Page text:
Phosphine- and Indenylidene-Based Z-Selective Ruthenium Olefin Metathesis Catalysts and Catalyst Stability: Decomposition, Olefin Isomerization and Regeneration
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- Department of Chemistry 
This thesis describes the development and synthesis of phosphine-bearing first-generation Z-selective olefin metathesis catalysts that give 70–95% of the Z-isomer product in homocoupling of terminal alkenes such as allylbenzene, 1-octene, allyl acetate, and 2-allyloxyethanol. Density functional theory (DFT) calculations revealed the importance of sufficient steric interaction between the PR3 ligand and the bulky 2,4,6-triphenylbenzenethiolate and showed that limiting rotation around the P–Ru bond with chelating anionic phosphine ligands such as o-(ditert-butylphosphino)phenolate improves Z-selectivity. The most prolific catalyst, [P(–6-O–C6H4)(tBu)2](–S–2,4,6–Ph–C6H2)Ru(=CH–o–OiPrC6H4) (37), performs homocoupling metathesis with Z-selectivity > 80% with internal olefins such as 1-octene and allylbenzene, and > 90% with allylacetate. In addition, while the catalysts described here are somewhat less active compared to their N-heterocyclic carbene (NHC) bearing second-generation counterparts, they show less substrate and product isomerization and thus higher yields. The strategy described above was extended to prepare the first Z-selective indenylidene-bearing ruthenium catalysts RuCl(NHC)(–S–2,4,6–Ph–C6H2)(Py)(3-phenylindenylidene (NHC = IMes = 1,3-bis(2,4,6-trimethylphenyl)imidazol-2-ylidene (40) or SIMes = 1,3-bis(2,4,6-trimethylphenyl)-4,5-dihydroimidazol-2-ylidene (42)). Together with showing Z-selectivity, these catalysts were envisaged to combine two additional desirable properties: improved thermal stability, via substitution of the traditional benzylidene moiety for 3-phenylindenylidene; and fast initiation of olefin metathesis, by using pyridine as stabilizing donor ligand. Interestingly, the molecular structures obtained from X-ray diffraction show that steric pressure resulting from the three bulky ligands (the NHC, the arylthiolate, and the indenylidene) forces the thiolate ligand to position itself trans to the NHC ligand, a configuration thought as being incompatible with Z-selectivity or high catalytic activity. To our surprise, these new complexes turn out to initiate rapidly, even at room temperature. Furthermore, they offer up to 80% Z-selectivity in homocoupling of a range of 1-alkenes and are relatively stable in catalysis (TONs up to 2200). Unfortunately, despite the presence of the indenylidene ligand, thermal stability is rather poor. DFT calculations show that pyridine dissociates easily, explaining the fast initiating character. Furthermore, the 14-electron complex, obtained after pyridine dissociation, isomerizes to yield the active species; in here, the thiolate is, analogue to other monothiolate-based Z-selective catalysts, found trans w.r.t. to Cl. Catalyst decomposition, to species that promote double-bond migration of the substrate and product, is responsible for undesired by-products observed in metathesis experiments. Although this is an important problem, the pathways that lead to catalyst decomposition are not well understood, especially those that originate in intermediates of the olefin metathesis catalytic cycle. Here, using DFT calculations, the Hoveyda–Grubbs second-generation catalyst was decomposed with allylbenzene via ring expansion of the metallacyclobutane intermediate. This facile decomposition pathway leads to loss of the alkylidene ligand and formation of spin-triplet 12-electron complex (SIMes)RuCl2 (3R21). DFT calculations predicted this to be a key species to double-bond migration: upon direct reaction with the substrate, the η3-allyl mechanism is entered, while spin inversion to R21, followed by formation of a cyclometalated Ru-hydride complex, activates the hydride mechanism. Synthesis of p-cymene-stabilized R21 (44) allowed for experimental confirmation of the computational predictions. Catalytic testing showed that, under conditions that promote dissociation of p-cymene, alkene isomerization is favoured. Furthermore, trends in the selectivities towards metathesis and isomerization are shared between Hoveyda–Grubbs second-generation catalyst and 44, indicating that the same reaction network applies to both of them. The loss of the alkylidene moiety was presumed to be irreversible; yet, when alkylidene-free 44 or its congeners are reacted with olefins, metathesis products are observed. With the alkylidene being a prerequisite to perform olefin metathesis, in situ regeneration is implied. DFT calculations suggest dinuclear ruthenium activation of alkene as a viable pathway. Moreover, we experimentally prove that ruthenium alkylidenes can be generated from 44 and catalyst poison ethene.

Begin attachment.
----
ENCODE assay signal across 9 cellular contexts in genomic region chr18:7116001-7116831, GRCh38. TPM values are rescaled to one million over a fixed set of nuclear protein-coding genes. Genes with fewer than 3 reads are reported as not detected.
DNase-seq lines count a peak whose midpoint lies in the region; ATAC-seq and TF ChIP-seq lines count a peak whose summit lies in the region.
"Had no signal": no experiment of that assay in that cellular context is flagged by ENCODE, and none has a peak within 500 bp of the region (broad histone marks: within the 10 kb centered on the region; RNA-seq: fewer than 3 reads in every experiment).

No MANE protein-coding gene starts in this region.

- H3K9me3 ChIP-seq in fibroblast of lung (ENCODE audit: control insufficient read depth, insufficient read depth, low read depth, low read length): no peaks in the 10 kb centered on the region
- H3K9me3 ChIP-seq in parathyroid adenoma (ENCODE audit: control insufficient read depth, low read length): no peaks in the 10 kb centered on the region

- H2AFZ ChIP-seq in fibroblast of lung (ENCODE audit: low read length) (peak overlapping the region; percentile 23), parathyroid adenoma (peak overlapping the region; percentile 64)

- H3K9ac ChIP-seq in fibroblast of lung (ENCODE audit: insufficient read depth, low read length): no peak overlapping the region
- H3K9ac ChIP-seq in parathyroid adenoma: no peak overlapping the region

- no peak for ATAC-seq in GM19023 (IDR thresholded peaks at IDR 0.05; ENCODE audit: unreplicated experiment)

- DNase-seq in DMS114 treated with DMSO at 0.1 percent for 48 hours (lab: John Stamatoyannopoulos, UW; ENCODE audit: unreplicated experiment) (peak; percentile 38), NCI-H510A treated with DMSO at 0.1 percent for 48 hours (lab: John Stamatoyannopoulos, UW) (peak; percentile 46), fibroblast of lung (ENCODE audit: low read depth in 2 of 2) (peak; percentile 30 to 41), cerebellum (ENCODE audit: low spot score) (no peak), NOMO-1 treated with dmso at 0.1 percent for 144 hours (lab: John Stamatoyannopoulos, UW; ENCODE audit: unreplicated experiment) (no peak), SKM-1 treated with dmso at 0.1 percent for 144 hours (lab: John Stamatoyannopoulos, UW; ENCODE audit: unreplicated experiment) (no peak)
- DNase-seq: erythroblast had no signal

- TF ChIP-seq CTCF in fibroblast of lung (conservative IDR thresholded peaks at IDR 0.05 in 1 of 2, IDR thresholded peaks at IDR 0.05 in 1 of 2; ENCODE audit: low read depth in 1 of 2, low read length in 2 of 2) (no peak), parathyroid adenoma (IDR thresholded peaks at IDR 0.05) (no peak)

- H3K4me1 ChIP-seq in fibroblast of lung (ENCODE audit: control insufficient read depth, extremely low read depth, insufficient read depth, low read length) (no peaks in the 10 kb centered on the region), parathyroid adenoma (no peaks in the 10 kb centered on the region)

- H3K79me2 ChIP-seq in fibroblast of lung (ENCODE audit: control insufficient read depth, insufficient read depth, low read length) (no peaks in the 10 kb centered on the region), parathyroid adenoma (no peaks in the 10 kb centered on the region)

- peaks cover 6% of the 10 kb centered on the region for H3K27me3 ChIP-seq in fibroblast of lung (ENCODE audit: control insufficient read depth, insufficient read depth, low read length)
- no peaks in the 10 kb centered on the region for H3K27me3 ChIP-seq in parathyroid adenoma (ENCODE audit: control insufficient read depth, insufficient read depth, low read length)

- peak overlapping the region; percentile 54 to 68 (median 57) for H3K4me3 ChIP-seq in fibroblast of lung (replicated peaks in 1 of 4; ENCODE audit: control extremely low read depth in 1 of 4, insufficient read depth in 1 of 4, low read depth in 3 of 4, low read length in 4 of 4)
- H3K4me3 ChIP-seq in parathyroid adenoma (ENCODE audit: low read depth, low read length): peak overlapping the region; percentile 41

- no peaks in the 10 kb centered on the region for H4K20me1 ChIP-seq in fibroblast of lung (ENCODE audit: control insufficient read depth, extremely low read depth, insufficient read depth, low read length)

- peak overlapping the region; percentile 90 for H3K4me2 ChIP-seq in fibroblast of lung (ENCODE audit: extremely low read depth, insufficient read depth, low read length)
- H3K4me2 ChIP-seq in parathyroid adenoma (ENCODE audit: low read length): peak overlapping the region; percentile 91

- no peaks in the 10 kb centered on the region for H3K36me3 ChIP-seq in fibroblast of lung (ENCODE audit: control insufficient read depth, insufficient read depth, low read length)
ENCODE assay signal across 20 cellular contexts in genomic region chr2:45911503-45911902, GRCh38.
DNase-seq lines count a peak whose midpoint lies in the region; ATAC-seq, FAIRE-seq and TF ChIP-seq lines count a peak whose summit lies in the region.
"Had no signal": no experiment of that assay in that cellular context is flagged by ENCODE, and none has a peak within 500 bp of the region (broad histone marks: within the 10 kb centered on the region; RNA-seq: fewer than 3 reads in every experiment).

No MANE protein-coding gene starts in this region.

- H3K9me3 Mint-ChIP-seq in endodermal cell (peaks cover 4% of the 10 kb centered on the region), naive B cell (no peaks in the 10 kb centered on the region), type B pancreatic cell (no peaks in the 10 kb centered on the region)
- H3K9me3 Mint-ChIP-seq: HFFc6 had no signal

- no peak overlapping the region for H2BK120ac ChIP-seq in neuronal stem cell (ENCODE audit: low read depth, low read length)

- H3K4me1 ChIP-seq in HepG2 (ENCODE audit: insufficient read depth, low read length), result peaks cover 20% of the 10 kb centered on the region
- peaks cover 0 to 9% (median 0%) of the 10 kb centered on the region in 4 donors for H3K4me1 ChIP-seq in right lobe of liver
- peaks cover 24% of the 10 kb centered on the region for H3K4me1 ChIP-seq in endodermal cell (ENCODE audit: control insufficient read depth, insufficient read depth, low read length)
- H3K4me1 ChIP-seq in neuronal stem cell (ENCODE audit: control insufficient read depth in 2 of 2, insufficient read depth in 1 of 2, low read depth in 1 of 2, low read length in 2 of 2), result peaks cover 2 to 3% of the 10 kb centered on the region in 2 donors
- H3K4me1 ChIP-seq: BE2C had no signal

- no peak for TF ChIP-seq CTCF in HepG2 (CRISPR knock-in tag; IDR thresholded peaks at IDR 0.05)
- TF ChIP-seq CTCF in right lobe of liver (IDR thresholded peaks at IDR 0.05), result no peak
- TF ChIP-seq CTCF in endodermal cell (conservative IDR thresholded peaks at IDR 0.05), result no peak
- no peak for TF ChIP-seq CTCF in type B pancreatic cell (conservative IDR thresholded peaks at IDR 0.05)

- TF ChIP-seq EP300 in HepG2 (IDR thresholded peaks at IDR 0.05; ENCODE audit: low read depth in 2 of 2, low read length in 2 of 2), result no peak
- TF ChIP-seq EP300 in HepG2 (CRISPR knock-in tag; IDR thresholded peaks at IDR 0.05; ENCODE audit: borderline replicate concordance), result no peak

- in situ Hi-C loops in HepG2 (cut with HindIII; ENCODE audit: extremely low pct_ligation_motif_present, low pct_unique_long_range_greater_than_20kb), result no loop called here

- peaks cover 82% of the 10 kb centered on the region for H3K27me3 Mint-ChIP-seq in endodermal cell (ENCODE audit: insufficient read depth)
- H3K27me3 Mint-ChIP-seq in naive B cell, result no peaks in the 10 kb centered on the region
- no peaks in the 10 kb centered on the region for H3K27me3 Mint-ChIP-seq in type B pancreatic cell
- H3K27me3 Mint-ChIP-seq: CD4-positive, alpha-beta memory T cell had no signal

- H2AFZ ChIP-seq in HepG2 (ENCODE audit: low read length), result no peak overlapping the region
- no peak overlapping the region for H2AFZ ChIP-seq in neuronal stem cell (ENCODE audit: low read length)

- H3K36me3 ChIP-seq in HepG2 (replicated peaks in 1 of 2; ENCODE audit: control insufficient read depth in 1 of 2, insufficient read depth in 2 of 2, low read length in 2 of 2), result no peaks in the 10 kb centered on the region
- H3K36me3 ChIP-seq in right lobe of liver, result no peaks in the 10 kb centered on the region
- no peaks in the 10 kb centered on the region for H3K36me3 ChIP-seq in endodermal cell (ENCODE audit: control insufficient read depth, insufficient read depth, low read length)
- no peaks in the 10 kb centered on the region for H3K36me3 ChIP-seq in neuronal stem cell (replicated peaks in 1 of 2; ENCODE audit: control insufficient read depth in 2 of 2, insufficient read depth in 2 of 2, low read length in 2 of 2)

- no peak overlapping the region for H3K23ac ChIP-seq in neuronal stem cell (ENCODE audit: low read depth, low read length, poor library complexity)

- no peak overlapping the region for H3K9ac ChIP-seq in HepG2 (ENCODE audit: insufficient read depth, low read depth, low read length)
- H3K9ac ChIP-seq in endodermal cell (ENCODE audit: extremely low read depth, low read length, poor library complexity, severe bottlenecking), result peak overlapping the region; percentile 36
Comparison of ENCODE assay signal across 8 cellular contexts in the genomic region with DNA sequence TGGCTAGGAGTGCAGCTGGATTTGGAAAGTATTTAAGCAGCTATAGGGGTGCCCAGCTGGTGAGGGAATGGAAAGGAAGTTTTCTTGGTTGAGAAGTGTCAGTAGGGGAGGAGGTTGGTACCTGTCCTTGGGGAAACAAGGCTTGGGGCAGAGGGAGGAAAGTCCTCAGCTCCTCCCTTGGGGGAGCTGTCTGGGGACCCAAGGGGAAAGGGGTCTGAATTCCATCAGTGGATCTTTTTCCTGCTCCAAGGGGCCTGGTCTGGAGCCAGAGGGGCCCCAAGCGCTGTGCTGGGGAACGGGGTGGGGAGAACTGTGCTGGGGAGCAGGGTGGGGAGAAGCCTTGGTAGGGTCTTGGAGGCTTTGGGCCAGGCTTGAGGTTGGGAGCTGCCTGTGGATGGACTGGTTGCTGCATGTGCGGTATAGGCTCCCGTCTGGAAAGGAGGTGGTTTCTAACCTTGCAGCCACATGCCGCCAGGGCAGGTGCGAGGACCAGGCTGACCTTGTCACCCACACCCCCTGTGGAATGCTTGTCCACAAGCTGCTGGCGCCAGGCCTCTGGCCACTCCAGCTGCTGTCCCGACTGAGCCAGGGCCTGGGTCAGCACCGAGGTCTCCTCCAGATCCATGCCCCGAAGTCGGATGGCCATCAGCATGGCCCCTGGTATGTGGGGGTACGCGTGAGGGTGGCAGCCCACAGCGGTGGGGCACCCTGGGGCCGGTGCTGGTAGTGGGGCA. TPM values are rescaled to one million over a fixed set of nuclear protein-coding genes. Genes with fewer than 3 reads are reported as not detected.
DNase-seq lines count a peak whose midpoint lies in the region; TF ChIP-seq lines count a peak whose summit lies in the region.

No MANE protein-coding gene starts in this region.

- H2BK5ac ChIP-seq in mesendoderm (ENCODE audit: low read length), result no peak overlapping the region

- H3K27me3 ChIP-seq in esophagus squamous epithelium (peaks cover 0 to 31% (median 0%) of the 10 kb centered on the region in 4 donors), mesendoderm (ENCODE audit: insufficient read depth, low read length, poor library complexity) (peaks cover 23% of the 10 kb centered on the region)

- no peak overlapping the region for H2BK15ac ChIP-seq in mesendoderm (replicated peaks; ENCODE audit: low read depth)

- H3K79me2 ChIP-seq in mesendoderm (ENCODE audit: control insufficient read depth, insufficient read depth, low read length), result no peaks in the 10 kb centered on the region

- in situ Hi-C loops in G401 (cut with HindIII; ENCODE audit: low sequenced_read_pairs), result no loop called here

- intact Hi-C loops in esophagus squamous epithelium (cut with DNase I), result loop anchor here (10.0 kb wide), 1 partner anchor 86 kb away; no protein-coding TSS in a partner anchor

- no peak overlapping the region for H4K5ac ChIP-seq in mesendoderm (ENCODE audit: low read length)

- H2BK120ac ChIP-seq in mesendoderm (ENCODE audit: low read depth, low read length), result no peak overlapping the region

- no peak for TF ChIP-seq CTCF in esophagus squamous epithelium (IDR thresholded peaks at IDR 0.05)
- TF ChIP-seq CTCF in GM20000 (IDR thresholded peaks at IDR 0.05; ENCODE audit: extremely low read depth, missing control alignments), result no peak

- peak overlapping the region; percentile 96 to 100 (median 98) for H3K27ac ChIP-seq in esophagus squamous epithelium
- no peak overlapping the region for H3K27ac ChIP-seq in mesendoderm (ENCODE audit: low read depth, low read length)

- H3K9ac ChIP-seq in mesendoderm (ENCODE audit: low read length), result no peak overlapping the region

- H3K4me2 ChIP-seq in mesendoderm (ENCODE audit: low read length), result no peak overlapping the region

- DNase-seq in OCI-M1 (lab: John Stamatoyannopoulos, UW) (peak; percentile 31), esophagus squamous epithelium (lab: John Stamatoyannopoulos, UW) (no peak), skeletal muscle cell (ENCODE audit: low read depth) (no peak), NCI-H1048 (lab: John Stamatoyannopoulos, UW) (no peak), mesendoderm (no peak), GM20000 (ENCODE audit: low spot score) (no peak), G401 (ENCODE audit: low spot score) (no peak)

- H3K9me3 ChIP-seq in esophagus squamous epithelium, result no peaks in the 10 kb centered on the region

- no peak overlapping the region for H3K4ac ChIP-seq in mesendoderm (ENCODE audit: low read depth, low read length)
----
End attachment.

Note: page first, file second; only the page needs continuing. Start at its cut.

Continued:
Has partsPaper I: “Phosphine-Based Z-Selective Ruthenium Olefin Metathesis Catalysts”. Wietse Smit, Vitali Koudriavtsev, Giovanni Occhipinti, Karl W. T¨ornroos, and Vidar R. Jensen. Organometallics 2016, 35, 1825–1837. The article is available at: http://hdl.handle.net/1956/12125
Paper II: “Loss and Reformation of Ruthenium Alkylidene: Connecting Olefin Metathesis, Catalyst Deactivation, Regeneration, and Isomerization”. Julien Engel, Wietse Smit, Marco Foscato, Giovanni Occhipinti, Karl W. T¨ornroos, and Vidar R. Jensen. Journal of the American Chemical Society 2017, 139, 16609–16619. The article is available at: http://hdl.handle.net/1956/18137
Paper III: “Reviving Metathesis: Ethylene-Triggered Formation of Ruthenium Alkylidene from Decomposed Catalyst”. Wietse Smit, Giovanni Occhipinti, and Vidar R. Jensen. The article is not available in BORA.
Paper IV: “Z-Selective Ru-Indenylidene Olefin Metathesis Catalysts with Remarkable Structural Features”. Wietse Smit, Giovanni Occhipinti, Jonas B. Ekeli, Bartosz Wozniak, Karl W. Törnroos and Vidar R. Jensen. The article is not available in BORA.